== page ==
Redwood Heights Citizens Advisory Committee member Mike Proskow said Surrey should not be rushing development of the area

Redwood Heights Citizens Advisory Committee member Mike Proskow said Surrey should not be rushing development of the area

‘City staff will default to will of council’

A member of the Citizens Advisory Committee for Redwood Heights in South Surrey fears current transportation studies won't delay development

The Redwood Heights Neighbourhood Concept Plan – currently in a holding pattern awaiting results of engineering, transportation and infrastructure studies – still has a lone voice of opposition on the Redwood Heights Citizens Advisory Committee.

CAC member Mike Proskow told Peace Arch News while he acknowledges that some redevelopment of the predominantly rural area – formerly known as Grandview Heights 4 – is inevitable, he doesn’t believe it should be leap-frogging ahead of Surrey’s other, longer-established NCPs.

Proskow, who represented the Country Woods Residents Association when the committee was first formed in 2010, noted he is the only remaining “resident” member of the committee – that is, one who is not a developer or agent of outside property holders.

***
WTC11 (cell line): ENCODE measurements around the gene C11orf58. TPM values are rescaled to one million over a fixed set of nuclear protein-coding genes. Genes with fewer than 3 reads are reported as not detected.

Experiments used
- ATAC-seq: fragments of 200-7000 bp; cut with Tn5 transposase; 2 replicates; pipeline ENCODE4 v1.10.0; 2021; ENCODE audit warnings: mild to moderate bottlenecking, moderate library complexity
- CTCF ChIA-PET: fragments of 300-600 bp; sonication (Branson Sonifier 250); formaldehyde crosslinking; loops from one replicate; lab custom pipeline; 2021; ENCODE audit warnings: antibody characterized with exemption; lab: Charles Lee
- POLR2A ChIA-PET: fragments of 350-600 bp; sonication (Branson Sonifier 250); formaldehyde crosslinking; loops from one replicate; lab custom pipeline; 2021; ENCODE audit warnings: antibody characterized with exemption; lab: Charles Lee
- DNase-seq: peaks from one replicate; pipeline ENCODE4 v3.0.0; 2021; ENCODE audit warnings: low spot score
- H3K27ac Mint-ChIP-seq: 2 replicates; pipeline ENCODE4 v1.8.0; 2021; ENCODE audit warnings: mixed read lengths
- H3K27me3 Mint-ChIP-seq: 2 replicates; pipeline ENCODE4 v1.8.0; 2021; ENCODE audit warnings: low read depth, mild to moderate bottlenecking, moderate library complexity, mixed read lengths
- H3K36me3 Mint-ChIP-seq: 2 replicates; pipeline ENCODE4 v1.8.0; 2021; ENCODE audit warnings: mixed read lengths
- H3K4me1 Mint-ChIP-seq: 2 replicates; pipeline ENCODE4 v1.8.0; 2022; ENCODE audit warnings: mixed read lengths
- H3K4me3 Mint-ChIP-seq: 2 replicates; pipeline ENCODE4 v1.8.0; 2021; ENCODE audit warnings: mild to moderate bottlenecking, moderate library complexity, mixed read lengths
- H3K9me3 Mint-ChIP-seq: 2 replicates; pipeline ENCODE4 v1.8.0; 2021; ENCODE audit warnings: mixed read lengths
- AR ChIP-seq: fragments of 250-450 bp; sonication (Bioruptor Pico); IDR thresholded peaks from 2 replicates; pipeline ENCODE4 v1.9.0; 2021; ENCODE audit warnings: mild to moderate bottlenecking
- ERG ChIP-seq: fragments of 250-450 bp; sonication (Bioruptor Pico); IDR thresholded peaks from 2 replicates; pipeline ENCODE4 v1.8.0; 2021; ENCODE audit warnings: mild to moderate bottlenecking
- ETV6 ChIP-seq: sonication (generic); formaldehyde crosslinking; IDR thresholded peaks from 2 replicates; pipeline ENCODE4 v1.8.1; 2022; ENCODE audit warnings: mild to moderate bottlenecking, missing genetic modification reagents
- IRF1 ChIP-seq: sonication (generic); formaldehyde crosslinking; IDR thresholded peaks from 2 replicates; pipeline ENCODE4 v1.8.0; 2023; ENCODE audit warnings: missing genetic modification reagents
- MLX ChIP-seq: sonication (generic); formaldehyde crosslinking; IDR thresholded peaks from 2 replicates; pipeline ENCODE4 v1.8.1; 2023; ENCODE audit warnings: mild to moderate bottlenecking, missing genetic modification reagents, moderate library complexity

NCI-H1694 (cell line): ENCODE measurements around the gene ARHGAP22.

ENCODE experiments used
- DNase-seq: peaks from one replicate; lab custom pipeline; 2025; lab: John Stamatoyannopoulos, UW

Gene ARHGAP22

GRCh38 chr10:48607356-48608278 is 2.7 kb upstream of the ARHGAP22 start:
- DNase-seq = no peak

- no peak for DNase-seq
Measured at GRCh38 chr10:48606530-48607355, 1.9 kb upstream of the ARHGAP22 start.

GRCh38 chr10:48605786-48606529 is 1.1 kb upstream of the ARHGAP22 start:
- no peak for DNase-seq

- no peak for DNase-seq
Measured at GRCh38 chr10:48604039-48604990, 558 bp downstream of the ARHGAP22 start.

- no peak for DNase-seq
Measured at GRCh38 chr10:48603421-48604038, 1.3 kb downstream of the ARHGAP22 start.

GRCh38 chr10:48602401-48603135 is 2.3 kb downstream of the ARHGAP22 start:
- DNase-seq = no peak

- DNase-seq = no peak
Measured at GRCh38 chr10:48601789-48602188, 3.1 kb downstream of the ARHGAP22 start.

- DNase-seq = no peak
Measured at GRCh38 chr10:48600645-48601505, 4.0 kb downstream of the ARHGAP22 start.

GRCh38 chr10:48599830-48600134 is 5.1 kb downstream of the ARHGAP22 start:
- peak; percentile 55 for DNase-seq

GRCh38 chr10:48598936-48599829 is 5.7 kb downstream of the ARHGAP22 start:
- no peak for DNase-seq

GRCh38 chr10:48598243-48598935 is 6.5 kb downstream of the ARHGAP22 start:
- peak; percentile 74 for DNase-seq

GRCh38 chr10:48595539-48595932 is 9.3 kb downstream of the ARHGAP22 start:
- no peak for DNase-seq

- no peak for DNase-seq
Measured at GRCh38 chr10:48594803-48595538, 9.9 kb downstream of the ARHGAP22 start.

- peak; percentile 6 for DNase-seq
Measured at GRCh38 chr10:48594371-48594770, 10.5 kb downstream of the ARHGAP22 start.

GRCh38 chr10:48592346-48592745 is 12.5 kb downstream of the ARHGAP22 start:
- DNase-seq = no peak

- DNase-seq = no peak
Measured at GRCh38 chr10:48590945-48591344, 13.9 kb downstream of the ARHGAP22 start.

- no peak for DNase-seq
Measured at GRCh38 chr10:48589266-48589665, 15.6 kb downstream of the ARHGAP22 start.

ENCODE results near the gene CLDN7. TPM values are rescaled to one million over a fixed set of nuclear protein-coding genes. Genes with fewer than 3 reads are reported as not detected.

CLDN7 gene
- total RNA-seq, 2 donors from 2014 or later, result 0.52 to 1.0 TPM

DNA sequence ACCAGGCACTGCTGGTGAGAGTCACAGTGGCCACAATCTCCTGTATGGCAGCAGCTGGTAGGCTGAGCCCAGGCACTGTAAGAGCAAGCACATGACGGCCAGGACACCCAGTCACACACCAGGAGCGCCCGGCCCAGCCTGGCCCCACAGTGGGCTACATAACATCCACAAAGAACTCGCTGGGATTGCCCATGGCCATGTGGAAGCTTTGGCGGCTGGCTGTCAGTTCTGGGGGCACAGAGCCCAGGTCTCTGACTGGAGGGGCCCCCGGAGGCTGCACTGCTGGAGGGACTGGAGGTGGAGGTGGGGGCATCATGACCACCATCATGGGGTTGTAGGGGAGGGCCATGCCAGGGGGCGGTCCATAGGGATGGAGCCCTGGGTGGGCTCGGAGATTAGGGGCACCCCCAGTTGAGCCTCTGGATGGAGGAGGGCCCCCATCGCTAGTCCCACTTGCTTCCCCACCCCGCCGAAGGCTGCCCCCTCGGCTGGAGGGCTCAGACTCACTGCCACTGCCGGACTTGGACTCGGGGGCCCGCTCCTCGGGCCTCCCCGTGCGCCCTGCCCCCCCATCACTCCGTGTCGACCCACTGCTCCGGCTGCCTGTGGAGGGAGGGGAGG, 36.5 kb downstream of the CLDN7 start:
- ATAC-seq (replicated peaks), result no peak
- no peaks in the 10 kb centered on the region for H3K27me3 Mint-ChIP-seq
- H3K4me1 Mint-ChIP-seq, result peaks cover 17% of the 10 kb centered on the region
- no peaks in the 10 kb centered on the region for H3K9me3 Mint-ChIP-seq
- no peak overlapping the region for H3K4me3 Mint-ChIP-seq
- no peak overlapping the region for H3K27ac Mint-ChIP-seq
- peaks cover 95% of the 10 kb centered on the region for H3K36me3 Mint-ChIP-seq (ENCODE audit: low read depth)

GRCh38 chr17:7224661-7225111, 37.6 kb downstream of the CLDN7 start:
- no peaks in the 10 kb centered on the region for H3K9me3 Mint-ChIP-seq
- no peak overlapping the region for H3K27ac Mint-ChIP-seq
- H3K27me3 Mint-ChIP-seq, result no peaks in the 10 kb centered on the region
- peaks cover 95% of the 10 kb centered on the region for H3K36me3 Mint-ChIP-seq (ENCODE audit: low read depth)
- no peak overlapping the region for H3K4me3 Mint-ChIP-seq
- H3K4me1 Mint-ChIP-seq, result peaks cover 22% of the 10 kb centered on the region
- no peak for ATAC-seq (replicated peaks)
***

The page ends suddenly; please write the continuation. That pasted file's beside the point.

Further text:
He said that while he applauds city staff’s “vision” – and the current widening of study boundaries to view regional transportation ramifications – he hasn’t changed his view that pursuing the Redwood Heights NCP is “premature and destabilizing for the city.”

While he approves of the work of staff, he said, “the reality is they will default to the will of council.”

“There is a lack of willingness (by council) to discuss anything other than pushing this in and building the tax base,” he added.

And Proskow also echoes concerns about the impact of high-density residential development in the area that were raised before the land-use concept was approved in October 2013 – even though the plan includes transition zones and preservation of a wildlife corridor and ‘hub’.

“We’re building a parking lot,” Proskow said.

The Redwood Heights NCP area is a wedge of land west of Highway 15 (176 Street) from 20 to 32 avenues, bounded on the east by 184 Street and a diagonal border along McMillan Road northwest to 32 Avenue.

Proskow said it cannot be viewed in isolation from other area impacts, such as a proposed truck-parking facility at 16 Avenue and 194 Street, and future plans to expand the 16 Avenue corridor to accommodate more industrial traffic.

Fellow CAC member Avtar Johl – representing one of the principal land holders in Redwood Heights – told PAN the majority of the committee is in favour of proceeding with the NCP.

“The land use has already been determined,” Johl said.

But Proskow said that doesn’t mean opponents are without recourse in delaying implementation, particularly since development adjacent to Highway 15 will come under the purview of the provincial Ministry of Transportation.

“The recourse is in the timing of when this happens,” he said.